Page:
Walk Jordan, Clean Orjan

or, Was She Just Speaking Arabic?

Orjan, Ajlun, Jordan

Two days ago, I was in a terrible quandry. I had paid my money to go with my supervisor Nina on an overnight trip to Dana Nature Preserve with the Friends Of Archaeology and Heritage (FOAH); it’s a trip I was really excited about, because it’s complicated to get to Dana without having your own car and camping gear. Then I found out that Walking Jordan was going to the Orjan Soap House, which I’ve been wanting to see since Tareef’s trip to Wadi Feynan Eco Lodge, and even moreso after reading in the Jordan Times last Friday about the new Calligraphy Centre and the Orjan Soap House. So I wavered between pleased and disappointed when the FOAH trip was cancelled, and I was able to go on the Ajlun hike with Walk Jordan. I even talked Jad into going along and taking fabulous pictures (even if I tried to make him think it was his idea…)!

From Orjan Soap House

I’ve been to Orjan before. My friend Betsy was a Peace Corps Volunteer there, and I went and visited her one weekend. I have very fond memories of the visit. We were invited to dinner at her colleague’s house, a geography teacher from the Haddad family, where I had the best, moistest, most tender chicken of my Peace Corps days. We also visited her neighbor, and I distinctly remember her daughter, who was mentally and/or emotionally handicapped and is usually terrified of strangers, but came right into the sitting room and sat down beside me almost as soon as I arrived. (Perhaps, as Karla did years ago, she took one look at me and thought, Now, there’s someone who won’t reject me!) Her brother absolutely adored Betsy, and brought us the geography book Betsy had brought him from America to show us what he had learned.

From Orjan Soap House

On this trip, we started at the Orjan Soap House, which has a gorgeous collection of olive oil soaps made from all local products. Then Dr. Ramzi handed out black plastic trashbags and plastic gloves, and we set off down the trail. We filled at least two dozen trash bags with bottles, tissues, potato chip bags and other trash, and that was just what was lying right along the roadside! It’s a terrible shame, really. Orjan is a beautiful little valley, full of figs, plums, apples, almonds, and fat, gnarled olive trees known locally as “Roman olives,” dating back to Byzantine days and before. When my students in the village asked me, as they often did, “Is Jordan beautiful?” I would say wholeheartedly yes. But when my students would finish their potato chips and throw the bag on the ground, I would say, “How is Jordan beautiful when the whole country is one big trash can?” It was amazing to find that, even after we had collected all that trash, we stopped to rest under an enormous old tree, and when we got up to go to lunch in local homes, members of our own group left soda cans and candy wrappers right there on the ground behind them. Oh, Jordan! Sometimes you frustrate me!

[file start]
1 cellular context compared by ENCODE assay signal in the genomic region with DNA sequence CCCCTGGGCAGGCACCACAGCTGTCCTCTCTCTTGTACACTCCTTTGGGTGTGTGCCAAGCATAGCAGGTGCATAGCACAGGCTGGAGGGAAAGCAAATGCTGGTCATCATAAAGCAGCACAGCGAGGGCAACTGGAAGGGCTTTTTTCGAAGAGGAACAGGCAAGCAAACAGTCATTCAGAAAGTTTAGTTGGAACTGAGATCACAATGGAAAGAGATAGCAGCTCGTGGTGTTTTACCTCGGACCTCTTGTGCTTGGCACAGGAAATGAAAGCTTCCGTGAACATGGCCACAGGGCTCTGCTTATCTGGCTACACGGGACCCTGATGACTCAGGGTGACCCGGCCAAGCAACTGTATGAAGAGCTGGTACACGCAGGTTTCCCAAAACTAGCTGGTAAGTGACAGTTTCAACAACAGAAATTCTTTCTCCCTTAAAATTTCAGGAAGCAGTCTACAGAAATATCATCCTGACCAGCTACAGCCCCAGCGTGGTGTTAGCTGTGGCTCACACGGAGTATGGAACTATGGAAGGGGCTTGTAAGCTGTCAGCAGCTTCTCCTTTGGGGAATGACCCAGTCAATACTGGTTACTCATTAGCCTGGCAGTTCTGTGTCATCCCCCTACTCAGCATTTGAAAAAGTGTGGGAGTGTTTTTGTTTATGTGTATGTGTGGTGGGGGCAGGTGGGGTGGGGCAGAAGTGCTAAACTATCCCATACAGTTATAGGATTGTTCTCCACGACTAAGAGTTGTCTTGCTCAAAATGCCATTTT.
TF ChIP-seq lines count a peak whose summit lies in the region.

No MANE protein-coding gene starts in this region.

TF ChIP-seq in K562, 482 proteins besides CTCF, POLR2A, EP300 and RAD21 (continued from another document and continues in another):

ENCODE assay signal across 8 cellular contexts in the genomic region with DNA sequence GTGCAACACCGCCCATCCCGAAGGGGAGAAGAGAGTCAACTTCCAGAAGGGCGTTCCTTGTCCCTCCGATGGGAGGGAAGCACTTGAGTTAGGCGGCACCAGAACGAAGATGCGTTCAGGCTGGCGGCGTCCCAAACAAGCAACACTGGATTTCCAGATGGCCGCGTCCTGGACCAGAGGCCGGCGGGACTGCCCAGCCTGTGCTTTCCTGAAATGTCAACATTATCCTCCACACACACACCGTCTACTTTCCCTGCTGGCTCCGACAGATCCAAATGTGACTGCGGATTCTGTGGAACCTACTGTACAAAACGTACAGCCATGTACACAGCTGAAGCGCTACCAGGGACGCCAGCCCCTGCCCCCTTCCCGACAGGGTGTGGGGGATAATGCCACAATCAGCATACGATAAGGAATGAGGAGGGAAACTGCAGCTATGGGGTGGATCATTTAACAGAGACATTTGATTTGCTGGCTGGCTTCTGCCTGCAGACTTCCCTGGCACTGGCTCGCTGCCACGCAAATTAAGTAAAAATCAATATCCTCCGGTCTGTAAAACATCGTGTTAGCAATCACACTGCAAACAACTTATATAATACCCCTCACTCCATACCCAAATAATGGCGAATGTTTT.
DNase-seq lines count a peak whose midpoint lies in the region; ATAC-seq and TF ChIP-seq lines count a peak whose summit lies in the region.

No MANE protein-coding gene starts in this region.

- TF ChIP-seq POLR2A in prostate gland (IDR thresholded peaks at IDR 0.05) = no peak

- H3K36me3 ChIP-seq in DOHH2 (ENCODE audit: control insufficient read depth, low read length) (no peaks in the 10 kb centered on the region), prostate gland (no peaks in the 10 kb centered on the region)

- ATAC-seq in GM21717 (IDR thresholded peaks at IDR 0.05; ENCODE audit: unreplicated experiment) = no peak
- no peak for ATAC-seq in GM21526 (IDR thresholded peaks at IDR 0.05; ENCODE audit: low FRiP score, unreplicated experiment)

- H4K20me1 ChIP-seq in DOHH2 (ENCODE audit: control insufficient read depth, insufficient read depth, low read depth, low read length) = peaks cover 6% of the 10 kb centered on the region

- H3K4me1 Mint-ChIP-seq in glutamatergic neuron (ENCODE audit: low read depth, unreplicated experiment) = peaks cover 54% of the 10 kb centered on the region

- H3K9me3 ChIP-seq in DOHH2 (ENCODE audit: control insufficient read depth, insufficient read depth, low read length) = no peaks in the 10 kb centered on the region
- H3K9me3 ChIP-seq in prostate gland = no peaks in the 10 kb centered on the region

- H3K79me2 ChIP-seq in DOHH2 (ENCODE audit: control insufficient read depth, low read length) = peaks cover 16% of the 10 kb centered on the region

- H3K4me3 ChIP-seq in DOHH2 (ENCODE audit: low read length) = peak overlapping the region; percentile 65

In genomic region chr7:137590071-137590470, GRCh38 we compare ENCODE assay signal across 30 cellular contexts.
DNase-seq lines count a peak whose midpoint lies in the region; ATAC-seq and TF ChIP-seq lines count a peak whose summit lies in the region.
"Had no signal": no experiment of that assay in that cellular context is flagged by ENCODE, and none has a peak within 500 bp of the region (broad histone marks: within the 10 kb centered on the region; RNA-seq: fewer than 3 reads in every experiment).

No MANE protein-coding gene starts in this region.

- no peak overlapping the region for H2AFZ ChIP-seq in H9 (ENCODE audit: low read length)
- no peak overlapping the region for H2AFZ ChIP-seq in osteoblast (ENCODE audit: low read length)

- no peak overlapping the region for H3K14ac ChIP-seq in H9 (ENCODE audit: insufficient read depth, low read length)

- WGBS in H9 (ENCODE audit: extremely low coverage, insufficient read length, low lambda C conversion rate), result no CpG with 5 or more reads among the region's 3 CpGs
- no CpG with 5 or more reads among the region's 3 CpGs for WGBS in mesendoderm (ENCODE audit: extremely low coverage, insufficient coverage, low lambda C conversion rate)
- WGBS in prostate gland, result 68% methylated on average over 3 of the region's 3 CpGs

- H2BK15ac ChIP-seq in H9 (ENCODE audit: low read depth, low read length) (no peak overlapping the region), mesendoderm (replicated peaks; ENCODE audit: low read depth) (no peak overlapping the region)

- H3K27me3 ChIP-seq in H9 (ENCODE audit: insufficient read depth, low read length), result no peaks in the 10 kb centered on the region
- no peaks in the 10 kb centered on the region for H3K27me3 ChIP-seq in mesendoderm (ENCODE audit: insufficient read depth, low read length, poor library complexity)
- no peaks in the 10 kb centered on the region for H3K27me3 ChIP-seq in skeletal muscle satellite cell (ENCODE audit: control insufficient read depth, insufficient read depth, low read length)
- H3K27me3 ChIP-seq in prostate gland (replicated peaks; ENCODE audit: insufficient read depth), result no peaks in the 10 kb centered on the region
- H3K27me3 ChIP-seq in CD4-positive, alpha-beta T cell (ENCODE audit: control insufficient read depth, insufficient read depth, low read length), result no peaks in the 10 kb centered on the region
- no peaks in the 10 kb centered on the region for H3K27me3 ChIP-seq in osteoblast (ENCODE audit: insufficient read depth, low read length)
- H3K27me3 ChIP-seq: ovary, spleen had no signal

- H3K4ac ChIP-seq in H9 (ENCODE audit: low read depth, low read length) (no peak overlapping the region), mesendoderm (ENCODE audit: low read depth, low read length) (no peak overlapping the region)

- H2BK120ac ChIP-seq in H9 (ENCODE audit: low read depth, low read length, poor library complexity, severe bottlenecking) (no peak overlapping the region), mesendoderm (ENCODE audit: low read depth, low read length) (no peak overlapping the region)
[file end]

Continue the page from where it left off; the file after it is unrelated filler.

From Orjan Soap House

Where are you from?

About half the people on this trip were old friends from Tareef – Bassem, Ahmed and his kids, Salah, Rasha, Moayad and Taymour whose photos I’m constantly stealing, Nara who will soon be my roommate, etc – but there were also many people I’d never seen before. There was a predictable mix of English and Arabic, however, and I was no exception. Jad is, by his own admission, selfishly determined to practice his English with me, and I understand the urge to take advantage of a native speaking friend … plus, it’s just easier for me. Rasha would walk past us and, as usual, look me right in the eye and demand, “3arabi! 3arabi! [Arabic! Arabic!]” which never fails to delight me. And, as usual, I got the chance to eavesdrop on plenty of Arabic conversations, which is a treat for me, as I am usually surrounded by English. And several people got the story, from me or one of my Tareef friends, of how I had come to Jordan, how I’d acquired my Arabic, and what I’m doing here now. One such explanation was particularly fun:

I was making arrangements with Nara to come and see the apartment before she moves in on the 1st, and because she’d been insisting all day on speaking Arabic and not English (and her Arabic is amazingly improved since we first met!), I also spoke to her in Arabic. And as we were making our arrangements, I heard a voice behind my shoulder say (in Arabic), “Is she speaking Arabic?”
I smiled as Rasha replied for me, “Of course! She speaks Arabic very well!”
“But, she speaks English, so I thought-“
Now I interjected, with a grin to soften the sarcasm, “So everyone who speaks English doesn’t speak Arabic?”
“No, but your accent…. Where are you from?”
And before I could respond, Jad jumped in. “She’s from Bleela! She’s a real Jordanian! Her mother’s American, right, Maryah? But she’s Jordanian.” And for a few minutes, this poor guy at my shoulder couldn’t figure out whether to believe Jad or not. I just grinned, wondering where this would go. After all, Jad hadn’t said anything untrue about my parentage; it was merely misleading. (When I was in Egypt, I did manage to convince some people that my father was Jordanian and I was a native speaker of Arabic, so I wondered if it would work in Jordan proper.)
But Rasha took pity on the poor guy and explained that I was not Jordanian at all, I’d just lived here for awhile.

From Orjan Soap House

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